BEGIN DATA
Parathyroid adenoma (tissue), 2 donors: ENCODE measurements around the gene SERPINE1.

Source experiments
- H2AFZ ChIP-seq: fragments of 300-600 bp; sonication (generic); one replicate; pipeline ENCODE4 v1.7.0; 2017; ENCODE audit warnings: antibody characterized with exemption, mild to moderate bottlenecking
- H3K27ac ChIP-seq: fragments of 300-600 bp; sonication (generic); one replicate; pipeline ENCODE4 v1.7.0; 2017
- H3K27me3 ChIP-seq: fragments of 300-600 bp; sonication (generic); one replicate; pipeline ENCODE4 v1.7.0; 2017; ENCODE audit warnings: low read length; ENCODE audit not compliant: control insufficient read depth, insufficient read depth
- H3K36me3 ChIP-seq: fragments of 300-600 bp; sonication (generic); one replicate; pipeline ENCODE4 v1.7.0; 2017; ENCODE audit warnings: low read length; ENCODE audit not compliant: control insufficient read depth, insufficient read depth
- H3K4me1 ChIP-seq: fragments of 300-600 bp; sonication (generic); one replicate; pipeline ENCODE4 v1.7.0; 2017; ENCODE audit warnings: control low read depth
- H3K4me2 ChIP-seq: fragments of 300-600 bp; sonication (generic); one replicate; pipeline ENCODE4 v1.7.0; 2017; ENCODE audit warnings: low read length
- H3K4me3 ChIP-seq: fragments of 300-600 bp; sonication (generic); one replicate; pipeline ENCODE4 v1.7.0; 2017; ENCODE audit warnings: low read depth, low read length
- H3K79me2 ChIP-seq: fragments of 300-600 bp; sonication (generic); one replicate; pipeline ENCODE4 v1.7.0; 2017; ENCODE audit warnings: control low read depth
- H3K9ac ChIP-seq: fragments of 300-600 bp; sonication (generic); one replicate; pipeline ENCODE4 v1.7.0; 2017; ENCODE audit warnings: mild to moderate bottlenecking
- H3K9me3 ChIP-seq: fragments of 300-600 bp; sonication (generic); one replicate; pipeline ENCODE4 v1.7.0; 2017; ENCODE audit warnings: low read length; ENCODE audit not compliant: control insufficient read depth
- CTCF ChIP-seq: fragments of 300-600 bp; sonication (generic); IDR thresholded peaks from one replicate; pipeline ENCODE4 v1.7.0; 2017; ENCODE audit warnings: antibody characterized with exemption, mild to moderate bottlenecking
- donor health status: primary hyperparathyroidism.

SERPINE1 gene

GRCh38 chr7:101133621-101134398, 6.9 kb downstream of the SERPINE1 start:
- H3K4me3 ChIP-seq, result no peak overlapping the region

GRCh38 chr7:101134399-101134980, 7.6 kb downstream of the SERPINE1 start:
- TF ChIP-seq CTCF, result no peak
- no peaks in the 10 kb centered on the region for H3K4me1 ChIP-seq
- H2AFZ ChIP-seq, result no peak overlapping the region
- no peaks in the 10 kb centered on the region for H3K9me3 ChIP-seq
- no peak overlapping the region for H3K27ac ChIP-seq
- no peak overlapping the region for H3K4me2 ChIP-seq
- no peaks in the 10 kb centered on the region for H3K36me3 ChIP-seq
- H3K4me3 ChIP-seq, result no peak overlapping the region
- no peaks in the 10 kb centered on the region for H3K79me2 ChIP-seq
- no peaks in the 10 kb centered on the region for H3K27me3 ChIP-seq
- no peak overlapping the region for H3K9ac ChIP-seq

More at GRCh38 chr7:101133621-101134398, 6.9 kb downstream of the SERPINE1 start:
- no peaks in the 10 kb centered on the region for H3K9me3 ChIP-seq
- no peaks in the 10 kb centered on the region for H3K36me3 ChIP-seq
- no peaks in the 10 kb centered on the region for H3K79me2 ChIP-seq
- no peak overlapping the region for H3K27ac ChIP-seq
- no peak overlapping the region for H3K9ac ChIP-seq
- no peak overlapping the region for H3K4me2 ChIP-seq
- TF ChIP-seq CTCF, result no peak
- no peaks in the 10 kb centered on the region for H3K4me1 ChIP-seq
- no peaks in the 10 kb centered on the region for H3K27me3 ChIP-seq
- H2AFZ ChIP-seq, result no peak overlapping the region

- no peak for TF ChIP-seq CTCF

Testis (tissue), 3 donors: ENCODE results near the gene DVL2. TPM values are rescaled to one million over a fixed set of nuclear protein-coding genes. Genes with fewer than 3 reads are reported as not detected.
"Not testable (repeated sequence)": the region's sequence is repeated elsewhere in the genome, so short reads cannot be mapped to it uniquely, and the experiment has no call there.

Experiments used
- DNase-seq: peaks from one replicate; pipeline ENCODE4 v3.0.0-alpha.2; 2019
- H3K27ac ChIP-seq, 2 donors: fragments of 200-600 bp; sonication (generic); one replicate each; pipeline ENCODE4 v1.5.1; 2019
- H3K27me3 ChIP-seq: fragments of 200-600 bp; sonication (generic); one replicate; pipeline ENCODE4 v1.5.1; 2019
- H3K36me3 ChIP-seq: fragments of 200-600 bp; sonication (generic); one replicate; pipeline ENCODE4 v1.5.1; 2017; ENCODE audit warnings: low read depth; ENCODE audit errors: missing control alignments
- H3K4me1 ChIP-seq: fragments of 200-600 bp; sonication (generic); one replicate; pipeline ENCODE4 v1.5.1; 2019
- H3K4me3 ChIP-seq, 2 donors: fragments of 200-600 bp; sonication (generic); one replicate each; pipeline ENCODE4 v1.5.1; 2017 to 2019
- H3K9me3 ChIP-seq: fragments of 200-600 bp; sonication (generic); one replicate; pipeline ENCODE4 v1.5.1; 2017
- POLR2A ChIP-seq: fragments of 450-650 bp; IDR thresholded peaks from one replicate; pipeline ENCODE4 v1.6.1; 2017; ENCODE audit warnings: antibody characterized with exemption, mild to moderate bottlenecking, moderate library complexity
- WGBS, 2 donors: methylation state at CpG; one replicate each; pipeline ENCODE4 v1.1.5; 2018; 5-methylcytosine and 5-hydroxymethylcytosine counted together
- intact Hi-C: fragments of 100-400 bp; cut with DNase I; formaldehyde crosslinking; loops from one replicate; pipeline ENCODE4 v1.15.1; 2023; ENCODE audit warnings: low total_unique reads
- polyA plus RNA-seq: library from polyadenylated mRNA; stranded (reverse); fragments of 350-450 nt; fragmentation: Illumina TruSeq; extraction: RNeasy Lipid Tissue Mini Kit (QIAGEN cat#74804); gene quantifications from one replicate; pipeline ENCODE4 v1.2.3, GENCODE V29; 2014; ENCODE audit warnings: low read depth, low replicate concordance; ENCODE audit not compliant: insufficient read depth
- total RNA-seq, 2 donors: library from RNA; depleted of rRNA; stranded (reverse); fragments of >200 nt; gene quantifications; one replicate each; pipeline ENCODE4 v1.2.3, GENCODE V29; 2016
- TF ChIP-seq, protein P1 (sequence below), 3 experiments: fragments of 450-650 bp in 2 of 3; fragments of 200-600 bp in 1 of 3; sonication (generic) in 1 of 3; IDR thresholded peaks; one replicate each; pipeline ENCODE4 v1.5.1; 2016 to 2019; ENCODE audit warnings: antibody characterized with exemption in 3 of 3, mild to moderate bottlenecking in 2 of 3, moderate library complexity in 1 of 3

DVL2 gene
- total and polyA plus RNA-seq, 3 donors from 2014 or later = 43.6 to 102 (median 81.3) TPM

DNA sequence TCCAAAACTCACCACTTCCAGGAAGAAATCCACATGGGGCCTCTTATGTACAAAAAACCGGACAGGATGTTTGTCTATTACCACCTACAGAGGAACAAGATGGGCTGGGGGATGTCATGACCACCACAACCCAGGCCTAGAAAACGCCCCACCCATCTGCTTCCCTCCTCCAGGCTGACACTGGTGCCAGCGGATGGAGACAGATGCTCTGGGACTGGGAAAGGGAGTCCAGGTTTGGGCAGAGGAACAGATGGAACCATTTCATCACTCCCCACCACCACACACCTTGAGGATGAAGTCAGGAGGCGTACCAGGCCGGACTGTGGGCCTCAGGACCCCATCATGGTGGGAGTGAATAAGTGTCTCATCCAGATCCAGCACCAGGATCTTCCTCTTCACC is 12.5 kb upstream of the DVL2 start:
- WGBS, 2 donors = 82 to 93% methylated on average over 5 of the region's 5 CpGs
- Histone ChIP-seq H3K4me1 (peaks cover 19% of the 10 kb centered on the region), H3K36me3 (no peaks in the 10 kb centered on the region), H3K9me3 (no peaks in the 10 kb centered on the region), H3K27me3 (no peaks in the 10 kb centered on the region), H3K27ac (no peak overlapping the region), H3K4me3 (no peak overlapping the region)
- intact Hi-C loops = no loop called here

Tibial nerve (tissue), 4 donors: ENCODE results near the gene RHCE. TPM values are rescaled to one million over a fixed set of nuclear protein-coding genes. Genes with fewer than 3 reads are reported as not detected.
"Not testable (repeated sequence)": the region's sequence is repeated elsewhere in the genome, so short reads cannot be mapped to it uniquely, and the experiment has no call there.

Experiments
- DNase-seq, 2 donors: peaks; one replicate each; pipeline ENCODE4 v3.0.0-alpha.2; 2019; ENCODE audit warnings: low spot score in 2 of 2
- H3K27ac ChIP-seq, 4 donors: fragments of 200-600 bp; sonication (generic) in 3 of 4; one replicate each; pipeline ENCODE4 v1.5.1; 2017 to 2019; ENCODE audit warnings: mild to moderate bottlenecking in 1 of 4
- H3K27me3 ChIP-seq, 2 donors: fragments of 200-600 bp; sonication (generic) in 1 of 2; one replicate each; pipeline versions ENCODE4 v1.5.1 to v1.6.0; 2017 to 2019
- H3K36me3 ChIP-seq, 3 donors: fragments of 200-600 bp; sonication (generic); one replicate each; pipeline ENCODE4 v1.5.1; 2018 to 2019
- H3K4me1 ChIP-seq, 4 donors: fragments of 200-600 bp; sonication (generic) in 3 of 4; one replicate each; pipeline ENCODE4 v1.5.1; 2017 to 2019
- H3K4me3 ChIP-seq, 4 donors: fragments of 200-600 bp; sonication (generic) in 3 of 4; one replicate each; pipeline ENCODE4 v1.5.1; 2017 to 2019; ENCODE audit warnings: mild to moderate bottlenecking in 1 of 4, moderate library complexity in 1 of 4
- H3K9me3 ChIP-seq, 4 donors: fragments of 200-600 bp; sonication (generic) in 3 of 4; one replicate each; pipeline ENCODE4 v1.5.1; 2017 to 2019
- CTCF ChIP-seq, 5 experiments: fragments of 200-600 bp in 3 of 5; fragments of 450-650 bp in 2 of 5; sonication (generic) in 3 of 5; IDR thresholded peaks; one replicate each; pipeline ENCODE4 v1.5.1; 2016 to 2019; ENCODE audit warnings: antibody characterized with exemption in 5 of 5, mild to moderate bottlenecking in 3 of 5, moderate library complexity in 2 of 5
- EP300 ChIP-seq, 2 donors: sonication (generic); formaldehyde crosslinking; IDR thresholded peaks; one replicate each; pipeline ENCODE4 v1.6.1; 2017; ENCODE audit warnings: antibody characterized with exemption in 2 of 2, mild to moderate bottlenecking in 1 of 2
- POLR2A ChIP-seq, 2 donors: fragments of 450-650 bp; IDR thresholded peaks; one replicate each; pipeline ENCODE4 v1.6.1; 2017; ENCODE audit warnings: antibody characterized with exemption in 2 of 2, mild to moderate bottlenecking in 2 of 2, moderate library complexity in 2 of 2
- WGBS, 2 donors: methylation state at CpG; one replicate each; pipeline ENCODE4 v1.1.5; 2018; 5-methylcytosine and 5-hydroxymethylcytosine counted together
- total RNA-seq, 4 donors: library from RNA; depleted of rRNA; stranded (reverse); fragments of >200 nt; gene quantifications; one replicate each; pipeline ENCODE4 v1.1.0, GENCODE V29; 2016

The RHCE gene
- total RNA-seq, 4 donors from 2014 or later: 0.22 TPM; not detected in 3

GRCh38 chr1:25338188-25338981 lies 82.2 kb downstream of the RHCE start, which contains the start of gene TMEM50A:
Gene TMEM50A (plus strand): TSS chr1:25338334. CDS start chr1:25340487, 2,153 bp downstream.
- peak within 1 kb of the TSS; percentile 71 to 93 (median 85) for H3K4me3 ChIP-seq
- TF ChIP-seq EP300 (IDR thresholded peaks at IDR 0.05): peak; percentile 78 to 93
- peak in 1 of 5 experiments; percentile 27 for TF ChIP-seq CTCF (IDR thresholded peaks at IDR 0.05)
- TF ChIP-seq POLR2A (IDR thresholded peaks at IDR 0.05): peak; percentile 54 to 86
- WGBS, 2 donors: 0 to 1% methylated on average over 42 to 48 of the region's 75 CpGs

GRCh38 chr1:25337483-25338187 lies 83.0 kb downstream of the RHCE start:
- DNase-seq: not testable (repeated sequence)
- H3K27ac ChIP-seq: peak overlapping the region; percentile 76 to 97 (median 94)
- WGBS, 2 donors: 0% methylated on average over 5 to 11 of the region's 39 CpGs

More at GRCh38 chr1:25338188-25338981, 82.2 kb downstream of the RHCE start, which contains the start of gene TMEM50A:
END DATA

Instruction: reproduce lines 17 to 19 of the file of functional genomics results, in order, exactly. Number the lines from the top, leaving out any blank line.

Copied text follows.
- H3K4me3 ChIP-seq, result no peak overlapping the region

GRCh38 chr7:101134399-101134980, 7.6 kb downstream of the SERPINE1 start:
- TF ChIP-seq CTCF, result no peak